Research Article: 2021 Vol: 25 Issue: 4
Wadesango Newman, University of Limpopo
Jonathan January, Midlands State University
The paramount objective of the study was to investigate the application of analytical procedures in the internal audit process. The changes in the application of analytical procedures being attributed mainly to developments in technology, adoption of risk auditing methodologies and the incorporation of non- financial information in the Auditing process. Several studies have been conducted in various countries on the application of analytical procedures, however little is known exactly on how internal auditors in the Zimbabwean context specifically the Agri-business sector apply these analytical procedures in the internal audit processes. The finding of this study indicated that Internal auditors need to apply analytical procedures in the internal audit process because this adds value to an audit improving audit quality and effectiveness, it also emerged through the findings that the application of these procedures relies on the internal auditor’ competence, availability of integrity and reliable data.
Application, Analytical Procedures, Internal Audit Proces.
This desktop study reviewed the heralded literature related to the implementation in the internal Audit process. Many contributors and researchers in the fields of application of analytical procedures were considered by the researcher using the guideline of research objectives. An analysis to the theoretical and empirical findings of various researchers is also included
Agency relationship could be described as aa agreement between the proprietor(s) of the company and upper management. These managers work with the company being agents who provide a service on behalf of owners responsible for the assignment of those decision-making authority to managers. Managers might exploit these authorities to address personal interests. The availability of audit committees, internally and external auditors would thus help a company to improve its performance and would also guarantee that the management implements its plans in accordance with the intended procedures (Adams, 1994). Peursem & Pumphrey (2005) regarded internal audit to be agents and overseers the wide range of internal internal audit user groups, including the board of directors, audit committee and senior management.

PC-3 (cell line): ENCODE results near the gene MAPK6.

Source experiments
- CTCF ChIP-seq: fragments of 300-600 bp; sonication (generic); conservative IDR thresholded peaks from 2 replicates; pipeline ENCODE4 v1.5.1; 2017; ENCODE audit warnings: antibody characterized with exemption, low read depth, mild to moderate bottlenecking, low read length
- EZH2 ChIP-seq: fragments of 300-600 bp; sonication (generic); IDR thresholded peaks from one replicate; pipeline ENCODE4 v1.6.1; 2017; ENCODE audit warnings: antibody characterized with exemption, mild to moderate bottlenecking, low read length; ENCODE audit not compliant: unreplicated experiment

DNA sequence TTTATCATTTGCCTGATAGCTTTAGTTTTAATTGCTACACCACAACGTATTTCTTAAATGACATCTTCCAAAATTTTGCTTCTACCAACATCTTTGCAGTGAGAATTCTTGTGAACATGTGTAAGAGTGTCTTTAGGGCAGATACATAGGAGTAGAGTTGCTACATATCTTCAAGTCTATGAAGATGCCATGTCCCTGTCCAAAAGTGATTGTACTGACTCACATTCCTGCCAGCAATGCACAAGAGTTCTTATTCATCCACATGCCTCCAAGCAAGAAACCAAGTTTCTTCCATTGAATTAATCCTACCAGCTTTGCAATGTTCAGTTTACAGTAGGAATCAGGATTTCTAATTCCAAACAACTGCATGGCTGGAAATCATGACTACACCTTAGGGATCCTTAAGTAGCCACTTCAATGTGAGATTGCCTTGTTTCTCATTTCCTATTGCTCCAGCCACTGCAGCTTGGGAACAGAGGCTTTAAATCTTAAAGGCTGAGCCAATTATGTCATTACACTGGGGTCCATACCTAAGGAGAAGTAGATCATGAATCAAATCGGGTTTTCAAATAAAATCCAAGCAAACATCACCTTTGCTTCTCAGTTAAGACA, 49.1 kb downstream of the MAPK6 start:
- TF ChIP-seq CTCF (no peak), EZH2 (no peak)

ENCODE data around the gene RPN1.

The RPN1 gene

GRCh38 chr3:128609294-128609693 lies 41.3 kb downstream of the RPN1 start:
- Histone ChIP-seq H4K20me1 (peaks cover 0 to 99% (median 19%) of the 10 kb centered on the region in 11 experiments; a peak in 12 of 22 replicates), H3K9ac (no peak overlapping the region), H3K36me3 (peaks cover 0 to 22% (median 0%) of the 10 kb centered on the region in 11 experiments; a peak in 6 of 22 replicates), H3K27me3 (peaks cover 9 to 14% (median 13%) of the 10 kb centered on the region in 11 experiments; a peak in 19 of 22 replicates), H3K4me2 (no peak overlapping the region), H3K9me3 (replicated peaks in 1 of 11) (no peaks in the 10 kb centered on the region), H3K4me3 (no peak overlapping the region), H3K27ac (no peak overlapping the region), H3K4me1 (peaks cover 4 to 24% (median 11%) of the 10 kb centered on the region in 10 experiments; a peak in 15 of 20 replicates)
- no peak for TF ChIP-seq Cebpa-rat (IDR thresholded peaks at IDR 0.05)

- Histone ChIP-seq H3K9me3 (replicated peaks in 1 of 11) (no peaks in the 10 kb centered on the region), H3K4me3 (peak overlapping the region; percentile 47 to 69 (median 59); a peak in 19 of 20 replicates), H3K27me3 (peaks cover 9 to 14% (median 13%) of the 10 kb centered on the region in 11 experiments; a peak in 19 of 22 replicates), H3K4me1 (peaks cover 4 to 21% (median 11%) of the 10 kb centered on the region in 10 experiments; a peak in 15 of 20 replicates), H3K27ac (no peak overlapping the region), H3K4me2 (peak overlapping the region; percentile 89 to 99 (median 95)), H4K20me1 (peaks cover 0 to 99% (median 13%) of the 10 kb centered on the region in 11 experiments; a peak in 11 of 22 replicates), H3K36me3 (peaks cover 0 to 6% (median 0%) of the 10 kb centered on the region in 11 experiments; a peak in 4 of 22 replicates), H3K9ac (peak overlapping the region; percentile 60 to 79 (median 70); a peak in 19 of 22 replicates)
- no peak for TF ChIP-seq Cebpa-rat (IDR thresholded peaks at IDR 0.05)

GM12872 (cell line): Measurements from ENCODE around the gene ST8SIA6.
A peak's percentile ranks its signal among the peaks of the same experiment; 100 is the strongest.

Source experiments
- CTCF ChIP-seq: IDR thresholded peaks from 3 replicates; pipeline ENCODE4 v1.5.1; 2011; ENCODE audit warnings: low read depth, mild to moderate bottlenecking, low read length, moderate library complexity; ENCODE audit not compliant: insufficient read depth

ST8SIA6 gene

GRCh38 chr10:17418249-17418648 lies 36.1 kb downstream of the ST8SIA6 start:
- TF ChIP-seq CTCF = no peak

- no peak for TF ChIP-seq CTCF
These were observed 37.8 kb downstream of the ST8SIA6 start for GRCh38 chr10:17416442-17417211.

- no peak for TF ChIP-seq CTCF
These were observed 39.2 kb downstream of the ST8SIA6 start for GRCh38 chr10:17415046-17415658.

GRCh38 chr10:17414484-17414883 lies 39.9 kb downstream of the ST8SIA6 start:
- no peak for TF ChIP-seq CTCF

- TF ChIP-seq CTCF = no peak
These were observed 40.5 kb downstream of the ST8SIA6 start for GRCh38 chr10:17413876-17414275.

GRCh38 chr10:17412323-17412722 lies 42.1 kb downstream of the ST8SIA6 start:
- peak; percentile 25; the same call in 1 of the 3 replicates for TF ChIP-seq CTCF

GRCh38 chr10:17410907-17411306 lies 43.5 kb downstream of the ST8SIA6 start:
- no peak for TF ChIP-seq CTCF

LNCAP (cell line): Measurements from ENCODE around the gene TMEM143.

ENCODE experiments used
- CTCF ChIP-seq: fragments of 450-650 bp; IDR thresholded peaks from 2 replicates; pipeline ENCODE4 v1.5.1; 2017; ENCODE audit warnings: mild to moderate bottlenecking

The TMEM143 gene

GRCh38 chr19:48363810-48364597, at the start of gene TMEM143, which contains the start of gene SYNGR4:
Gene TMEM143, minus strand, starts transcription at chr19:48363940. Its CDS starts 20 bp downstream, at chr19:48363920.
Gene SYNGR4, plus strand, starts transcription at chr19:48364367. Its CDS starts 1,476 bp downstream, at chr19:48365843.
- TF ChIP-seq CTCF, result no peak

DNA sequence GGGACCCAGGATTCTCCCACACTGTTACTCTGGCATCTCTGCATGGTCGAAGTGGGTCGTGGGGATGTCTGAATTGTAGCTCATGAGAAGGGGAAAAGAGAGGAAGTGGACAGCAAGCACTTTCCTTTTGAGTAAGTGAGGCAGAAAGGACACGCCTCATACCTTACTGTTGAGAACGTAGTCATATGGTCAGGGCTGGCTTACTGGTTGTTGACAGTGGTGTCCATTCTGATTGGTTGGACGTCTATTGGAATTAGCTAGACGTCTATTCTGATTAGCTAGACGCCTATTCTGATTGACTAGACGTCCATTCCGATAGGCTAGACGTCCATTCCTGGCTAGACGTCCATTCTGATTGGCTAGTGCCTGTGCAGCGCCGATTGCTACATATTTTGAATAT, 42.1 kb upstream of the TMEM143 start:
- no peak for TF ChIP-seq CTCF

Agency problems might emerge when the board or the audit committee is weaker and ineffective therefore the senior management is likely to have an override over the internal audit This dynamic system poses some inherent challenges to the internal audit as to how it can conduct out its oversight function over management therefore they tend to be unsuccessful. Internal auditors are mostly appointed by senior management, and they also appear to be body and audit committee members with faith in the internal auditors’ ability to evaluate the works of senior management.
Internal auditors could have different interests for acting against the desires of the Board of Directors as well as audit committee as a result of many reasons including monetary gains from managers, social connections with managers, and the strength of senior executives to change the future role performed by internal auditors as well as their compensation packages. Internal auditors being in that particular work environment representing agents may be bound to be bias of information leaks, which leads to concerns over the board and audit committee about their trust on the internal auditors’ objectivity, and preventing such threats of objectivity becomes necessary for the board and its audit committee. internal auditors, working as agents, would carry out audit assignments at a competent level requiring training and professional qualifications, expertise and other competencies required to carry out their duties perfectly.